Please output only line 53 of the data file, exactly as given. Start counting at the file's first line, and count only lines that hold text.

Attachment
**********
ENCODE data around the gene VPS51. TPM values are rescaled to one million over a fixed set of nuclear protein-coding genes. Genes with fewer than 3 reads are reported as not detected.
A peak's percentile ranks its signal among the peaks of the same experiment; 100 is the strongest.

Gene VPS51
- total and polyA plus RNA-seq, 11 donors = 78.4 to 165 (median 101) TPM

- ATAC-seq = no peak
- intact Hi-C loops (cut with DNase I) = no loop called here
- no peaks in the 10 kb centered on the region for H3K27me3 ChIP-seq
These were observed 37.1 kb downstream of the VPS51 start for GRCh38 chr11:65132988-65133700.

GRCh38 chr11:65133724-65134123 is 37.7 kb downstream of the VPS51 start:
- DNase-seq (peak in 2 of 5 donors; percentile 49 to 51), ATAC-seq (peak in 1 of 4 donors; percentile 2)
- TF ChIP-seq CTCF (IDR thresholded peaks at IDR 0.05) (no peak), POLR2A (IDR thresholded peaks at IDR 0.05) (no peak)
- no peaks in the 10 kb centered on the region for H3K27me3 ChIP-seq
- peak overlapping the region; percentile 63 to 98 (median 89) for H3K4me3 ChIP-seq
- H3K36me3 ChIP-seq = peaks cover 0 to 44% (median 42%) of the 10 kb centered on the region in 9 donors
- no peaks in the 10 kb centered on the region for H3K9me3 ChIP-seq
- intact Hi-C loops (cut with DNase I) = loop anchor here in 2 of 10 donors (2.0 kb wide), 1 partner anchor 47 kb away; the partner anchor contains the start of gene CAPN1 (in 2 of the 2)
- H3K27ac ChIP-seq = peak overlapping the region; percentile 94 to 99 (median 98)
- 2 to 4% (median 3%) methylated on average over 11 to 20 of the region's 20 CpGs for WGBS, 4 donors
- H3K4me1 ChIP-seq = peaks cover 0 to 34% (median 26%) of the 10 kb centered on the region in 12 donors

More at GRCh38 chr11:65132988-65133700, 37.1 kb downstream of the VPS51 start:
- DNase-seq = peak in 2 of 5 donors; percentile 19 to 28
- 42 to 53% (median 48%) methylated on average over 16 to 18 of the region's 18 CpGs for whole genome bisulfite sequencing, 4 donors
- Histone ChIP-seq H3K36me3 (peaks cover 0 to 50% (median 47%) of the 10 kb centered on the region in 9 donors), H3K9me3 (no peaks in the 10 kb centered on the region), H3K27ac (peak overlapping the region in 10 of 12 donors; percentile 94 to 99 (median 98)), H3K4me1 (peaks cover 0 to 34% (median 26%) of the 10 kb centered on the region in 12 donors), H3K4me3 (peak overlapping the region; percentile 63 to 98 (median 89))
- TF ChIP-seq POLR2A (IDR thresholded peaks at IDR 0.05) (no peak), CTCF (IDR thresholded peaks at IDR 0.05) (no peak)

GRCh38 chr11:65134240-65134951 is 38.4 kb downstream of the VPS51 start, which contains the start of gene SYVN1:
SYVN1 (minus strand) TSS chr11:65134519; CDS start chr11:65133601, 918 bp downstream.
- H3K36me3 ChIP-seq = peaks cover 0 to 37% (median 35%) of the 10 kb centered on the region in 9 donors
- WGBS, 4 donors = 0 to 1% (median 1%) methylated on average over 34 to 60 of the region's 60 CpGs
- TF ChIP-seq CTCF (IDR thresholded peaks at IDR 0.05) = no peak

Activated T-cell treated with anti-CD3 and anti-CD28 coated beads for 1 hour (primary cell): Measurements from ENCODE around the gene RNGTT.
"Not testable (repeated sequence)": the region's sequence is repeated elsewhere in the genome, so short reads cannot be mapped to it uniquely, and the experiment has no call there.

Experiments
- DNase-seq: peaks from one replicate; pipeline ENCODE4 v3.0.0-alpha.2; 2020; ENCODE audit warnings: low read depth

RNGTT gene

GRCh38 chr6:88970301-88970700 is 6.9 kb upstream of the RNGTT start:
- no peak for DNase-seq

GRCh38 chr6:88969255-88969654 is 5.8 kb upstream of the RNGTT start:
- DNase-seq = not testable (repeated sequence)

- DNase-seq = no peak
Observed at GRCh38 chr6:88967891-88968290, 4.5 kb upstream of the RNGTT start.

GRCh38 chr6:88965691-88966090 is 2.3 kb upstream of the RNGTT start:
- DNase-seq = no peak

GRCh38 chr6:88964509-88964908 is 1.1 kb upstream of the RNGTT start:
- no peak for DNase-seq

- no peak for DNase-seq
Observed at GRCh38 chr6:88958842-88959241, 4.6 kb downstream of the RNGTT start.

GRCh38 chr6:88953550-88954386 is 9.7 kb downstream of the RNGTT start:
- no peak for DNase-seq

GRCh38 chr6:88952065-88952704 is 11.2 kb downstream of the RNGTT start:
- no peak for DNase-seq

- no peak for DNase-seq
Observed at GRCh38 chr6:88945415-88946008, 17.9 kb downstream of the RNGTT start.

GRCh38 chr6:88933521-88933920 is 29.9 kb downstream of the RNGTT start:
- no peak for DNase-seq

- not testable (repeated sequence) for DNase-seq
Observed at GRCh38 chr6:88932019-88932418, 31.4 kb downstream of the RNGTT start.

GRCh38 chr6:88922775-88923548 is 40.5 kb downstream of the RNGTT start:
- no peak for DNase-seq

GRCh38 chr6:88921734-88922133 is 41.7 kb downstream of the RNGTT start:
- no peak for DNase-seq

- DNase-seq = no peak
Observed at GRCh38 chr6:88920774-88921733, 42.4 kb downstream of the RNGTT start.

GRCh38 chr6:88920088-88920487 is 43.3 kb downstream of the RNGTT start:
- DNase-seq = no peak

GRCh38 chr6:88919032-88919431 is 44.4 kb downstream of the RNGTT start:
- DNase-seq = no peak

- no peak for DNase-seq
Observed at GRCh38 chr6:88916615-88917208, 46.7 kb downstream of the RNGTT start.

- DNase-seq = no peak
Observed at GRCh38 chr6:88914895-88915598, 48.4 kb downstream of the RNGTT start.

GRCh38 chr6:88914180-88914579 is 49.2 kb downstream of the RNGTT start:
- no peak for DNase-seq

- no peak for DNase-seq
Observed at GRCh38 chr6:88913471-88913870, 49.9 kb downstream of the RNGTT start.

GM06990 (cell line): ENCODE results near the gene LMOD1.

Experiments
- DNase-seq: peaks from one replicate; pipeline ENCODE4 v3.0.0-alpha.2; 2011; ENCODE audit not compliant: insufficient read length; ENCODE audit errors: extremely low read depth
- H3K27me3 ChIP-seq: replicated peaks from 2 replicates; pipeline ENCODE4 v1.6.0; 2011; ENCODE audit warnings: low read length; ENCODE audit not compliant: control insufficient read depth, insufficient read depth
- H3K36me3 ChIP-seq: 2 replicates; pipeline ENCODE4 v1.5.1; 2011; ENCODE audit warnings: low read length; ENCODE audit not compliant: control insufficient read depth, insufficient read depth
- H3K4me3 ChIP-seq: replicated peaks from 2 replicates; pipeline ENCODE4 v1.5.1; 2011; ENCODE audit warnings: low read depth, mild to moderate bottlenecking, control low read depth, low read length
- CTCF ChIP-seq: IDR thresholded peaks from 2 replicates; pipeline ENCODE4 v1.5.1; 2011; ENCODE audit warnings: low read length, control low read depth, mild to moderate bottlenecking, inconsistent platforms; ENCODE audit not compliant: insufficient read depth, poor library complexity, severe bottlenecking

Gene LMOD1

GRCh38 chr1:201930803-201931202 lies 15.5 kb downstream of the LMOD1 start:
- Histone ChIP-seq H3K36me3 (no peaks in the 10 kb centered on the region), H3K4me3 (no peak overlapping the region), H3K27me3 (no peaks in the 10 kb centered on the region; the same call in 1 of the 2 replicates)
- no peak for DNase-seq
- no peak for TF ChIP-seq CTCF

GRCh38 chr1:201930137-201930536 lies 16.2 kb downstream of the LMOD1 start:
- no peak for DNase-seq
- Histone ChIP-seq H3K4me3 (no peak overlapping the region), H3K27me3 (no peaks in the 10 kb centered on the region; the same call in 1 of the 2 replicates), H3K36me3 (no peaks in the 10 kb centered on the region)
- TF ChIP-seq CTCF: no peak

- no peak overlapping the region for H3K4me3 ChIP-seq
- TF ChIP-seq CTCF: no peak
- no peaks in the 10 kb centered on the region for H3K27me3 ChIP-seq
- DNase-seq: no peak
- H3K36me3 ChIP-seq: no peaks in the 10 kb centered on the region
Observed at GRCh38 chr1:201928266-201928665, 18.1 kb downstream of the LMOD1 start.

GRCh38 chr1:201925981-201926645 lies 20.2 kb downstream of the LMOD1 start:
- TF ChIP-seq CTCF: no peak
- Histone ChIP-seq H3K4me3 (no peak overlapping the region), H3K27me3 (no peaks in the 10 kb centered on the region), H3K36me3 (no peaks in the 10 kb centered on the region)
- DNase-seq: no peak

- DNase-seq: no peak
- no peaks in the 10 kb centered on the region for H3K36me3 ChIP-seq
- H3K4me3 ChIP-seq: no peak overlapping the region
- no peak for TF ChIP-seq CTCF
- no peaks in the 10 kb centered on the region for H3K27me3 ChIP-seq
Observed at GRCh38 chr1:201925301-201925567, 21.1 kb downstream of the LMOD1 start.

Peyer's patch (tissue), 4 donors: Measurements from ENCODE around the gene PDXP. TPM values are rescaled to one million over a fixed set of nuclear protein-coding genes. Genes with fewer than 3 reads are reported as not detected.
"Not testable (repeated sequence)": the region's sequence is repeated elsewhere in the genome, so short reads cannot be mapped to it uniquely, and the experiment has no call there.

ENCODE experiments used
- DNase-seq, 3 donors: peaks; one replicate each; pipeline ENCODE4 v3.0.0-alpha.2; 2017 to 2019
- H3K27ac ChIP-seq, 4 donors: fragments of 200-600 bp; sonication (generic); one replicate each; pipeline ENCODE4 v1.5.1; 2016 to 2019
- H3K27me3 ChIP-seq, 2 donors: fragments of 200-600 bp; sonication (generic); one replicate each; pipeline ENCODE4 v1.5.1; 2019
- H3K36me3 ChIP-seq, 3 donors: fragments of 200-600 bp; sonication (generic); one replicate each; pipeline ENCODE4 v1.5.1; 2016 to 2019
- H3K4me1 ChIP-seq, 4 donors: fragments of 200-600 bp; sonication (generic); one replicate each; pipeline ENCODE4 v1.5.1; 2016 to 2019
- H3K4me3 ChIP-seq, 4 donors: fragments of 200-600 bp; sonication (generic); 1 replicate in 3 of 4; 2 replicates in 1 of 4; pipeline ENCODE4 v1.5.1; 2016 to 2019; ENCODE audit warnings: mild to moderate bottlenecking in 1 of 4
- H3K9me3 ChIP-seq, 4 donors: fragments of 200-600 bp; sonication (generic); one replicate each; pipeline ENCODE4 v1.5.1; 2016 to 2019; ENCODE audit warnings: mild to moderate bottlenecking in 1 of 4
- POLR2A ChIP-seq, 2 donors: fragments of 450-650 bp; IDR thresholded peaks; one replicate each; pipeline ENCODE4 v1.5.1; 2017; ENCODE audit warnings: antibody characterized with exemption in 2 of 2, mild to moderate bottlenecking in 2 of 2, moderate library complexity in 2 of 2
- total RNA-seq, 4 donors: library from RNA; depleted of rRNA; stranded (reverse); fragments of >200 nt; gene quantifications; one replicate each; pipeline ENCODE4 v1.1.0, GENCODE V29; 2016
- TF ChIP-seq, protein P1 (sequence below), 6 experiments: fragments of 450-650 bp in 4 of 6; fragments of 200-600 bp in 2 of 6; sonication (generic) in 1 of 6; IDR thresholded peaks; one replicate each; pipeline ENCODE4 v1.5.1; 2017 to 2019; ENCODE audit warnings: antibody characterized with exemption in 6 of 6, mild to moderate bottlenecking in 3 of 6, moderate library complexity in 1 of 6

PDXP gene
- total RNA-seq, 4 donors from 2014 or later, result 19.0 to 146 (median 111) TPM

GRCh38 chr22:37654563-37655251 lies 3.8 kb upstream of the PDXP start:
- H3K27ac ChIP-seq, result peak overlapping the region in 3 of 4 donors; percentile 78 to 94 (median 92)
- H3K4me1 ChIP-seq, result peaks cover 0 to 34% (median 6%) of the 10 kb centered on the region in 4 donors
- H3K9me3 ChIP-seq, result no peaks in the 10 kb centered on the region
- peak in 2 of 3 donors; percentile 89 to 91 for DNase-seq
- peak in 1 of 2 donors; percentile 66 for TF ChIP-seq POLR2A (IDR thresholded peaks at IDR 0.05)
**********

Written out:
GRCh38 chr6:88933521-88933920 is 29.9 kb downstream of the RNGTT start: